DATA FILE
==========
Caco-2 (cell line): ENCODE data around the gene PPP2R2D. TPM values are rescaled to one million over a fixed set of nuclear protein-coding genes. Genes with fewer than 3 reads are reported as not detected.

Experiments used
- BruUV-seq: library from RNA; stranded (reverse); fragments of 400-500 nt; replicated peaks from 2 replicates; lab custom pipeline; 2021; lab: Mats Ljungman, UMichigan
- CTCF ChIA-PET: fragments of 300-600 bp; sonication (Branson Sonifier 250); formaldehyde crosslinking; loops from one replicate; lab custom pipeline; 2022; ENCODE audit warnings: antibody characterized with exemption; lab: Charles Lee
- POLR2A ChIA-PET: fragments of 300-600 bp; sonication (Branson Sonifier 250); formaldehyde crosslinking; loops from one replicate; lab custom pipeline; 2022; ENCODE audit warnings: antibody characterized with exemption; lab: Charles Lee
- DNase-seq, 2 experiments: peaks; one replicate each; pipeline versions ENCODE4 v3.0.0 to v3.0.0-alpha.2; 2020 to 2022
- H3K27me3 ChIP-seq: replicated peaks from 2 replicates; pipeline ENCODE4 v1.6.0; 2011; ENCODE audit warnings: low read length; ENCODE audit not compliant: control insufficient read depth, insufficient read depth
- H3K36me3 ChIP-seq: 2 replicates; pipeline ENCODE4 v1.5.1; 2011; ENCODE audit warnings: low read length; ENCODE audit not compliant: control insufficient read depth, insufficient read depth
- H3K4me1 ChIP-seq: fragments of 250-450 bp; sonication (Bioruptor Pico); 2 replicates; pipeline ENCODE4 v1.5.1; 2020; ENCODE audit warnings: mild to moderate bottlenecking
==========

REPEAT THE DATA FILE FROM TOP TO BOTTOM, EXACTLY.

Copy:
Caco-2 (cell line): ENCODE data around the gene PPP2R2D. TPM values are rescaled to one million over a fixed set of nuclear protein-coding genes. Genes with fewer than 3 reads are reported as not detected.

Experiments used
- BruUV-seq: library from RNA; stranded (reverse); fragments of 400-500 nt; replicated peaks from 2 replicates; lab custom pipeline; 2021; lab: Mats Ljungman, UMichigan
- CTCF ChIA-PET: fragments of 300-600 bp; sonication (Branson Sonifier 250); formaldehyde crosslinking; loops from one replicate; lab custom pipeline; 2022; ENCODE audit warnings: antibody characterized with exemption; lab: Charles Lee
- POLR2A ChIA-PET: fragments of 300-600 bp; sonication (Branson Sonifier 250); formaldehyde crosslinking; loops from one replicate; lab custom pipeline; 2022; ENCODE audit warnings: antibody characterized with exemption; lab: Charles Lee
- DNase-seq, 2 experiments: peaks; one replicate each; pipeline versions ENCODE4 v3.0.0 to v3.0.0-alpha.2; 2020 to 2022
- H3K27me3 ChIP-seq: replicated peaks from 2 replicates; pipeline ENCODE4 v1.6.0; 2011; ENCODE audit warnings: low read length; ENCODE audit not compliant: control insufficient read depth, insufficient read depth
- H3K36me3 ChIP-seq: 2 replicates; pipeline ENCODE4 v1.5.1; 2011; ENCODE audit warnings: low read length; ENCODE audit not compliant: control insufficient read depth, insufficient read depth
- H3K4me1 ChIP-seq: fragments of 250-450 bp; sonication (Bioruptor Pico); 2 replicates; pipeline ENCODE4 v1.5.1; 2020; ENCODE audit warnings: mild to moderate bottlenecking